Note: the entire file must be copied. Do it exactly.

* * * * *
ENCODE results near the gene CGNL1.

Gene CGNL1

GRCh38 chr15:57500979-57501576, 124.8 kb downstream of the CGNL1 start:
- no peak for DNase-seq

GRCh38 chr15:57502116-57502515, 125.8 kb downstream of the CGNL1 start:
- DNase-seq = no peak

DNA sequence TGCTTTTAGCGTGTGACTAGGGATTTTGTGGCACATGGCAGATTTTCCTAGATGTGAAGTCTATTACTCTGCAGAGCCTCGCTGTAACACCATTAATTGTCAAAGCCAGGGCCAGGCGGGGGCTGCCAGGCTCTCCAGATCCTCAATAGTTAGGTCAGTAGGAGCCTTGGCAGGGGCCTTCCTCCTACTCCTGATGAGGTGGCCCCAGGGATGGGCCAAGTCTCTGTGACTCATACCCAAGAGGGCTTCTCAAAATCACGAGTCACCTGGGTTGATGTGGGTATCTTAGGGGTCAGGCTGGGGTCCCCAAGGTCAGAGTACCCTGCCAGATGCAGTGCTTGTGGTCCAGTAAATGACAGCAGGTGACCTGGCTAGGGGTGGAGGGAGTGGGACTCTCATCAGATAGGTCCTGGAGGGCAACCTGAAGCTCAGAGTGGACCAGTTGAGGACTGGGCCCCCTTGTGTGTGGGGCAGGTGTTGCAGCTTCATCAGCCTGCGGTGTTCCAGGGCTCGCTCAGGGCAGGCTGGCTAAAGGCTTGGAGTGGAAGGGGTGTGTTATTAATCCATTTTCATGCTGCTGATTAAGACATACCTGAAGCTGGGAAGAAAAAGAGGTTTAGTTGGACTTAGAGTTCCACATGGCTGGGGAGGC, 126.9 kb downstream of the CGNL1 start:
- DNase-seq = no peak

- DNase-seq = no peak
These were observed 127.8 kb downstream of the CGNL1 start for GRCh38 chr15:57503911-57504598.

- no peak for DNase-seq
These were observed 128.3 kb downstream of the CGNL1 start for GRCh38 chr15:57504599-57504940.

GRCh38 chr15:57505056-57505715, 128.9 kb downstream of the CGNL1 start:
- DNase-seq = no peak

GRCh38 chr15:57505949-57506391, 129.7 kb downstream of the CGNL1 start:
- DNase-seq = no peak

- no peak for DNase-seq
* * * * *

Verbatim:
ENCODE results near the gene CGNL1.

Gene CGNL1

GRCh38 chr15:57500979-57501576, 124.8 kb downstream of the CGNL1 start:
- no peak for DNase-seq

GRCh38 chr15:57502116-57502515, 125.8 kb downstream of the CGNL1 start:
- DNase-seq = no peak

DNA sequence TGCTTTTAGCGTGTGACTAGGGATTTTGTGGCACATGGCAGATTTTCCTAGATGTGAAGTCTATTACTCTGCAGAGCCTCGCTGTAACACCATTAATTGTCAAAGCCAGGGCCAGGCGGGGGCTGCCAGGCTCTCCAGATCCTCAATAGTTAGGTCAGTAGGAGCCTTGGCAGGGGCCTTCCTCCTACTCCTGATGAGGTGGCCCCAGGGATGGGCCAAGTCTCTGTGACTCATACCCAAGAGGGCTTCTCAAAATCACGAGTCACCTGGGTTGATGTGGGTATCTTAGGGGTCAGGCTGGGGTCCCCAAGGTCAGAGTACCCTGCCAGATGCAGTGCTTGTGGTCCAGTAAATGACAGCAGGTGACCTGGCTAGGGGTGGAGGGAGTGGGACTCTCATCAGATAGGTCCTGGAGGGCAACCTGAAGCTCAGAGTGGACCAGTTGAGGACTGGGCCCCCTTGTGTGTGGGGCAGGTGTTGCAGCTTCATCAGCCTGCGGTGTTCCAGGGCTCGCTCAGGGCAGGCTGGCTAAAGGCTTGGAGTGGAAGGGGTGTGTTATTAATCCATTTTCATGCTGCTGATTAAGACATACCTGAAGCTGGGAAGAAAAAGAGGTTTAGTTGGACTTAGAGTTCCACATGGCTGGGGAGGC, 126.9 kb downstream of the CGNL1 start:
- DNase-seq = no peak

- DNase-seq = no peak
These were observed 127.8 kb downstream of the CGNL1 start for GRCh38 chr15:57503911-57504598.

- no peak for DNase-seq
These were observed 128.3 kb downstream of the CGNL1 start for GRCh38 chr15:57504599-57504940.

GRCh38 chr15:57505056-57505715, 128.9 kb downstream of the CGNL1 start:
- DNase-seq = no peak

GRCh38 chr15:57505949-57506391, 129.7 kb downstream of the CGNL1 start:
- DNase-seq = no peak

- no peak for DNase-seq